“The Violinists Thumb” author to visit Chester, VSU

Visiting author Sam Kean will be the first visiting author in the 15-year-old program whose book will focus on a blend of science, history, mathematics, language and the arts.

His book “The Violinist’s Thumb,” is a very readable book, even for those science-phobic among us.

The Visiting Author program has been engaging Chesterfield and Colonial Heights science students since the late 90s and was started by Krishan Agrawal, a Virginia State University professor, who purchased the books for the county students. The program grew to such an extent that it was rechanneled to encompass larger groups prompting Chesterfield to take over the entire program, including purchasing the books.

Wenberg said students had a choice of four books to choose from, but they didn’t want to talk about any others but “The Violinist’s Thumb.”

In “The Violinist’s Thumb” Kean asks the questions: “Did the human race almost go extinct? Can genetics explain a crazy cat lady’s love for felines? How does DNA lead to people with no fingerprints, or humans born with tails? And how did the right combination of genes create the exceptionally flexible thumbs and fingers of a truly singular violinist?” according to the book’s liner notes.

Kean will spend Oct. 14 in Chesterfield County Public Schools, talking with science and writing students at Thomas Dale High. His final session of the day is free and open to the public: Kean will speak and answer questions about his work at 6:30 p.m. Oct. 14 in the auditorium of Thomas Dale High, 3626 W. Hundred Rd. After his presentation, students will perform works of music, dance and theater inspired by “The Violinist’s Thumb.” Visual artworks will be on display.

“Unraveling the genetic code hasn’t always been easy – from its earliest days, genetics has been rife with infighting, backstabbing, and controversial theories – but scientists can now finally read the astounding stories about human history buried in our DNA,” Kean writes.

The history of those who worked to discover DNA and bring the research to where it is today, is a story of not only science and research but also a dramatic foray into the lives of these researchers, their desire for fame and their desire to discredit one another – a virtual soap opera of science.

The introduction will give the reader a sense of the readability and the keen sense of humor that Kean has. He tells us in the introduction: “I’m writing this book dispite the fact that my father’s name is Gene. As is my mother’s name. Gene and Jean. Gene and Jean Kean. Beyond being singsong absurd, my parents’ names led to a lot of playground jabs over the years: my every fault and foible was traced to ‘my genes,’ and when I did something idiotic, people smirked that ‘my genes made me do it.’”

Besides the creative language and tongue-in-cheek humor there is an artistic side to Kean’s work. Kean writes that the “pictures of 23 chromosomes paired up like paper dolls – have been transformed from dull dichromatic into pictures so flamboyantly incandescent that a fauvist would blush.”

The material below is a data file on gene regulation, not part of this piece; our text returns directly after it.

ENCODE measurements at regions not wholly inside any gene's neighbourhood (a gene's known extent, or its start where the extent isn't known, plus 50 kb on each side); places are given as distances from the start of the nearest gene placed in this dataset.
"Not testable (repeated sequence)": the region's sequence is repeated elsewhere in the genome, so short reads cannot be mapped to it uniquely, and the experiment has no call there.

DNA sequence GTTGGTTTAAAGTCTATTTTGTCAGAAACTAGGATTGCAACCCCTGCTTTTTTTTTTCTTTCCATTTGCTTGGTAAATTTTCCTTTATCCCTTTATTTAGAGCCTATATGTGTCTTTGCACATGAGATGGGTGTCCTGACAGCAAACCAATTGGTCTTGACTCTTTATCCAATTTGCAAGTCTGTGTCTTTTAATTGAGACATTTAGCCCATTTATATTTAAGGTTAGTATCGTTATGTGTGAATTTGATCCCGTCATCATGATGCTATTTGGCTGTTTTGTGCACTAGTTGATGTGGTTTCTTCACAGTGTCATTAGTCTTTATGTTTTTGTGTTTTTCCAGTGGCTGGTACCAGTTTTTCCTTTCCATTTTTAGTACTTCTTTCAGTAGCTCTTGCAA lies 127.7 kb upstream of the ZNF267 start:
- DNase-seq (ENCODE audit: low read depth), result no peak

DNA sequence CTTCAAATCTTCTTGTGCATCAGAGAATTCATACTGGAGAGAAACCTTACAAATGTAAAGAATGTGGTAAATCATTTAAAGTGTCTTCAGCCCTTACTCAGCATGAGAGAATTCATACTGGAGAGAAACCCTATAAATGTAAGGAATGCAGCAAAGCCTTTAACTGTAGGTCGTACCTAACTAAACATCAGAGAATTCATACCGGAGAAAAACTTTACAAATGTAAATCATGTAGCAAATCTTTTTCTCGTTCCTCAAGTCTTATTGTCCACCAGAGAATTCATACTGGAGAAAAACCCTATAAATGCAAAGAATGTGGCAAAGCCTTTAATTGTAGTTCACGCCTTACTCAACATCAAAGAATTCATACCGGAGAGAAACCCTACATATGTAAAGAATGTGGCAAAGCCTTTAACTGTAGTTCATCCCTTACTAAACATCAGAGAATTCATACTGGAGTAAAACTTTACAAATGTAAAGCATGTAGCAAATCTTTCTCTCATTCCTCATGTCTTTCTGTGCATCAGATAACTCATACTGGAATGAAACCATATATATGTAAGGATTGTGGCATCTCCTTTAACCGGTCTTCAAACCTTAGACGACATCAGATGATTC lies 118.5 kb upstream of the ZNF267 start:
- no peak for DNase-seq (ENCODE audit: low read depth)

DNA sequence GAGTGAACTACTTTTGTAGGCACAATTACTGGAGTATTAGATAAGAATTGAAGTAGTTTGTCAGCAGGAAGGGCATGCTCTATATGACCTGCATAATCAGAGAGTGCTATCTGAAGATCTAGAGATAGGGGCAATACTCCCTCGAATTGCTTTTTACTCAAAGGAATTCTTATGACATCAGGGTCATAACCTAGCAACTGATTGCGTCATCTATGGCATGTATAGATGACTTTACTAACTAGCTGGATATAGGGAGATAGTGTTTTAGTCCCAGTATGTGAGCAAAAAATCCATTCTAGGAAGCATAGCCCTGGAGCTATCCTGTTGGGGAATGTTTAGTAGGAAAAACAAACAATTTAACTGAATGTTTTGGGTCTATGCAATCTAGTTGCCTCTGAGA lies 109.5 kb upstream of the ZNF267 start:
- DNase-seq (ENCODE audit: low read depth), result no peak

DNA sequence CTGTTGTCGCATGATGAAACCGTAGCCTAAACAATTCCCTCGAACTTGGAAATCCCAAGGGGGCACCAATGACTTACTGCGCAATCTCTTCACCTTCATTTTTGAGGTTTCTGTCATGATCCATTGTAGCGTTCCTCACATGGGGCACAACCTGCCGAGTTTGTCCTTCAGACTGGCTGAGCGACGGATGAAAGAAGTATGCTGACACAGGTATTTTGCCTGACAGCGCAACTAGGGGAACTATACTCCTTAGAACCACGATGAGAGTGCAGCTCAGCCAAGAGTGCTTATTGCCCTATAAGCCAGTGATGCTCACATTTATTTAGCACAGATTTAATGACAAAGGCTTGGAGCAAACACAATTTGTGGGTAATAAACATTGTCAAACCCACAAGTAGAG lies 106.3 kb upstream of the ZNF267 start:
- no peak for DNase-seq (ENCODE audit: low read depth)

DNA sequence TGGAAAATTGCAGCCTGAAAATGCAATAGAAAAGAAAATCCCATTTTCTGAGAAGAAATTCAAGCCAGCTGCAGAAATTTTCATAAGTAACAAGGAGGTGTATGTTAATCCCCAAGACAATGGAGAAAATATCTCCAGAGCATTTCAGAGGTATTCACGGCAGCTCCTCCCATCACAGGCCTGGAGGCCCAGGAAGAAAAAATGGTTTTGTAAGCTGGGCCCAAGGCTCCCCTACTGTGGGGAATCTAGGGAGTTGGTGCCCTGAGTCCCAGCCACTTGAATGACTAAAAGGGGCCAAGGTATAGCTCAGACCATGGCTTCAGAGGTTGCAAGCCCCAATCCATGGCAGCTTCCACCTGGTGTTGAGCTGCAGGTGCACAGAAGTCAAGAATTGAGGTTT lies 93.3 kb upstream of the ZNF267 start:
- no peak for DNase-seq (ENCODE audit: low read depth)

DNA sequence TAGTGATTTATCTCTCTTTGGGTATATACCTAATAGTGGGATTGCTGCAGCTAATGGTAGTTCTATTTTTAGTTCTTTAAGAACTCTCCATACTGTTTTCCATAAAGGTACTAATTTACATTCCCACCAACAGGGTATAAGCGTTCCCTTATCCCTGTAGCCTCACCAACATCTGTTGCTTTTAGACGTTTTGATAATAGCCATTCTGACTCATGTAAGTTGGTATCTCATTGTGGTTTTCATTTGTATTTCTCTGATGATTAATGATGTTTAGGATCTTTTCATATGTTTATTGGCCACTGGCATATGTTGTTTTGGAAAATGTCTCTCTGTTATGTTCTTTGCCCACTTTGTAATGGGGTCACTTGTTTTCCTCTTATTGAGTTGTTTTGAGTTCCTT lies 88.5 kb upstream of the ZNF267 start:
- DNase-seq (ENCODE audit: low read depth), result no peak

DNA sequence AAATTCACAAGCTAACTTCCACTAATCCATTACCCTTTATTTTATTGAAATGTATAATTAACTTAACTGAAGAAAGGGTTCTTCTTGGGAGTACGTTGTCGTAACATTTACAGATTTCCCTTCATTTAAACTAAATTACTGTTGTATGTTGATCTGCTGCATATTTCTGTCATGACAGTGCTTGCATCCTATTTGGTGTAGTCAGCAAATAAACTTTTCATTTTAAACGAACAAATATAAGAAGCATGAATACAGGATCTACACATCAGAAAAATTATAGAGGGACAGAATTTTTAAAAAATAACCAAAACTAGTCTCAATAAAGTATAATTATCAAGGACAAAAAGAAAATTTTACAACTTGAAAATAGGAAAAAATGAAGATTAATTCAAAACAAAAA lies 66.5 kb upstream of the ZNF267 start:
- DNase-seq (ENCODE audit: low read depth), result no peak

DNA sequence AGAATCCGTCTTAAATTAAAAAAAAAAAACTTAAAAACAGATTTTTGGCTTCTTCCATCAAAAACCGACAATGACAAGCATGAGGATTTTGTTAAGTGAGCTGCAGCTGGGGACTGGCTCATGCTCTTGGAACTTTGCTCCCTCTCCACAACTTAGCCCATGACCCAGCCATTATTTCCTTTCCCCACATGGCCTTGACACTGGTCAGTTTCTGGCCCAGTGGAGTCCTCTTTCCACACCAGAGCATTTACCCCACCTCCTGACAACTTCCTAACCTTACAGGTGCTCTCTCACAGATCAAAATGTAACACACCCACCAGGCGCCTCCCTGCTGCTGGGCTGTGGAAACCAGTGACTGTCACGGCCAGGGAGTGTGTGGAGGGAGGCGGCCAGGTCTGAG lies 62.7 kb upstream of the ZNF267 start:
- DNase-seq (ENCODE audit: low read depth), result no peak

“The desire to fashion ‘living’ works of art – has driven artist and will only grow stronger as biotechnology advances.”

Agrawal is still involved and promotes the Visiting Author program in Chesterfield and at VSU. Dr. Melanie Haimes-Bartolf, Science Instructional Specialist for Chesterfield County Public Schools and Sitha Wenberg, an advanced science and biology teach at Thomas Dale High School, have organized the program for at least the last six years.

“Having accessible books is a way to turn people on,” Haimes-Bartolf said.  She works each year with different Chesterfield schools to put the program together.

Wenberg said students had a choice of four books to choose from but they didn’t want to talk about any others but “The Violinist’s Thumb.”

“We fought for this book and we prevailed,” Wenberg said. “The science department chose the book because it is basically a science-based program. We saw this book, we read it and we saw how it could apply to the entire school.” Wenberg continued, “There is a lot of meat in there because I can teach all the upper level concepts in there that I want for my John Tyler students and AP biology students. It’s all in there.”

Kean will work with several classes in the morning and in the afternoon. Students from other Chesterfield schools are welcome as is, Colonial Heights High School. Then in the evening the public will be able to hear Kean speak about his book and hint about his upcoming book. The evening will have a little something for everyone.

“Chills and flames, frost and inferno, fire and ice,” Kean writes in the first chapter. “The two scientists who made the first great discoveries in genetics had a lot in common – not least the fact that both died obscure, mostly unmourned and happily forgotten by many of their peers. But whereas one’s legacy perished in fire, the other’s succumbed to ice.”

The author will visit Virginia State University with guest students from Colonial Heights High School on October 15.

Sam Kean is author of the New York Times bestsellers “The Disappearing Spoon” and “The Violinist’s Thumb.” Both books were also named Amazon’s top-five science books of the year, and the “Disappearing Spoon” was a runner-up for the Royal Society of London’s Book of the Year for 2010. His work has appeared in the New York Times magazine, Slate, Mental Floss, and other publications, and he has been featured on NPR’s “Radiolab,” “All Things Considered,” and “Fresh Air.”

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